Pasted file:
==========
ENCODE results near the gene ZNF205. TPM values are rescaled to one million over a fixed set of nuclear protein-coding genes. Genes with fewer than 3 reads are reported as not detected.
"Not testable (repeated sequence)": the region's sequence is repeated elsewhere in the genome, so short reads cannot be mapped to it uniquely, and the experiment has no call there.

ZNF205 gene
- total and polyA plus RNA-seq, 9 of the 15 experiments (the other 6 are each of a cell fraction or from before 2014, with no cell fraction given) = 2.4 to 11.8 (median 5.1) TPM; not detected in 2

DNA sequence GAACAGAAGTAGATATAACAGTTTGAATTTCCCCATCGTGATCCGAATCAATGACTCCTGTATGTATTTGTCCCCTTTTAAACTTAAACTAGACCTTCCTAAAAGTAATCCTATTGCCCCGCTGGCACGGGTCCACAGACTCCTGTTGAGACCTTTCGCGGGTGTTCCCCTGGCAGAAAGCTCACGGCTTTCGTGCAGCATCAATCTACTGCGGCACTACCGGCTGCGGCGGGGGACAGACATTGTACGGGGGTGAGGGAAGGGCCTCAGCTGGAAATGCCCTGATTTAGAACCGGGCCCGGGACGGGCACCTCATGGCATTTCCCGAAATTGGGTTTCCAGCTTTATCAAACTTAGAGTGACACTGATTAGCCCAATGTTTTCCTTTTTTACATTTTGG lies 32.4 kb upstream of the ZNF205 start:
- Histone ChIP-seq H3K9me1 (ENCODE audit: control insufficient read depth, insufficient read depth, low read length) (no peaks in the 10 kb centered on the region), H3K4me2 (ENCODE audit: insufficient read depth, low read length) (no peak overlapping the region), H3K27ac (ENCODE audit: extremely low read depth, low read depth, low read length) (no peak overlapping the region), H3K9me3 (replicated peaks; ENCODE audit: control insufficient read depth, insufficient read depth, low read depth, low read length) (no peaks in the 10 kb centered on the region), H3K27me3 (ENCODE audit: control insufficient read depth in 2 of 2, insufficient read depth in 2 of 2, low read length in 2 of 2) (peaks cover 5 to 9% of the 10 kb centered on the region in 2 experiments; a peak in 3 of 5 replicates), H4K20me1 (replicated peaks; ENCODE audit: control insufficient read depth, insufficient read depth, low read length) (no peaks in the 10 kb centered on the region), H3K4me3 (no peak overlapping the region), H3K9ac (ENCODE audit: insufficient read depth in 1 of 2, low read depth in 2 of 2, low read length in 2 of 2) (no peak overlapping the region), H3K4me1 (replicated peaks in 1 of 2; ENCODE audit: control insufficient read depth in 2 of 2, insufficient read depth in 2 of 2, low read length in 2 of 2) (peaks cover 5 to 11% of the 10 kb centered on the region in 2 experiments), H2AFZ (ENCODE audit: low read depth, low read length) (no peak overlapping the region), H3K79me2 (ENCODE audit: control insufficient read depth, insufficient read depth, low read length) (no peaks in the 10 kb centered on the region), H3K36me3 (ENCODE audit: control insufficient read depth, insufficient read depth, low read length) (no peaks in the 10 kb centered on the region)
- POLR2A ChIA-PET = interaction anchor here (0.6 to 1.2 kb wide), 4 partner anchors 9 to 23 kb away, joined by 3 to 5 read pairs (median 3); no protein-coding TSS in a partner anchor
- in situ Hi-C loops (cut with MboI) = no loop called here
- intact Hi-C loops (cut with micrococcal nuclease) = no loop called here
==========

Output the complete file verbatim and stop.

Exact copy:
ENCODE results near the gene ZNF205. TPM values are rescaled to one million over a fixed set of nuclear protein-coding genes. Genes with fewer than 3 reads are reported as not detected.
"Not testable (repeated sequence)": the region's sequence is repeated elsewhere in the genome, so short reads cannot be mapped to it uniquely, and the experiment has no call there.

ZNF205 gene
- total and polyA plus RNA-seq, 9 of the 15 experiments (the other 6 are each of a cell fraction or from before 2014, with no cell fraction given) = 2.4 to 11.8 (median 5.1) TPM; not detected in 2

DNA sequence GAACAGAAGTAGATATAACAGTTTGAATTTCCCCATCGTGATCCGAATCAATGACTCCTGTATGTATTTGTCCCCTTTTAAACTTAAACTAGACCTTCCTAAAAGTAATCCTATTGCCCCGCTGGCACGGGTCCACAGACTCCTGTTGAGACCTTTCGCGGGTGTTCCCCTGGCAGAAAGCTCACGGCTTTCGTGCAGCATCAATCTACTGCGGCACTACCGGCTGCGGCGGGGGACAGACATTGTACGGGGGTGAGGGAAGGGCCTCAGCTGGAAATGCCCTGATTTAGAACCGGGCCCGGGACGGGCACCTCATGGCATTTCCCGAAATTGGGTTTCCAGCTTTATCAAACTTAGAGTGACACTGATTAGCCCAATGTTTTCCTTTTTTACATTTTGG lies 32.4 kb upstream of the ZNF205 start:
- Histone ChIP-seq H3K9me1 (ENCODE audit: control insufficient read depth, insufficient read depth, low read length) (no peaks in the 10 kb centered on the region), H3K4me2 (ENCODE audit: insufficient read depth, low read length) (no peak overlapping the region), H3K27ac (ENCODE audit: extremely low read depth, low read depth, low read length) (no peak overlapping the region), H3K9me3 (replicated peaks; ENCODE audit: control insufficient read depth, insufficient read depth, low read depth, low read length) (no peaks in the 10 kb centered on the region), H3K27me3 (ENCODE audit: control insufficient read depth in 2 of 2, insufficient read depth in 2 of 2, low read length in 2 of 2) (peaks cover 5 to 9% of the 10 kb centered on the region in 2 experiments; a peak in 3 of 5 replicates), H4K20me1 (replicated peaks; ENCODE audit: control insufficient read depth, insufficient read depth, low read length) (no peaks in the 10 kb centered on the region), H3K4me3 (no peak overlapping the region), H3K9ac (ENCODE audit: insufficient read depth in 1 of 2, low read depth in 2 of 2, low read length in 2 of 2) (no peak overlapping the region), H3K4me1 (replicated peaks in 1 of 2; ENCODE audit: control insufficient read depth in 2 of 2, insufficient read depth in 2 of 2, low read length in 2 of 2) (peaks cover 5 to 11% of the 10 kb centered on the region in 2 experiments), H2AFZ (ENCODE audit: low read depth, low read length) (no peak overlapping the region), H3K79me2 (ENCODE audit: control insufficient read depth, insufficient read depth, low read length) (no peaks in the 10 kb centered on the region), H3K36me3 (ENCODE audit: control insufficient read depth, insufficient read depth, low read length) (no peaks in the 10 kb centered on the region)
- POLR2A ChIA-PET = interaction anchor here (0.6 to 1.2 kb wide), 4 partner anchors 9 to 23 kb away, joined by 3 to 5 read pairs (median 3); no protein-coding TSS in a partner anchor
- in situ Hi-C loops (cut with MboI) = no loop called here
- intact Hi-C loops (cut with micrococcal nuclease) = no loop called here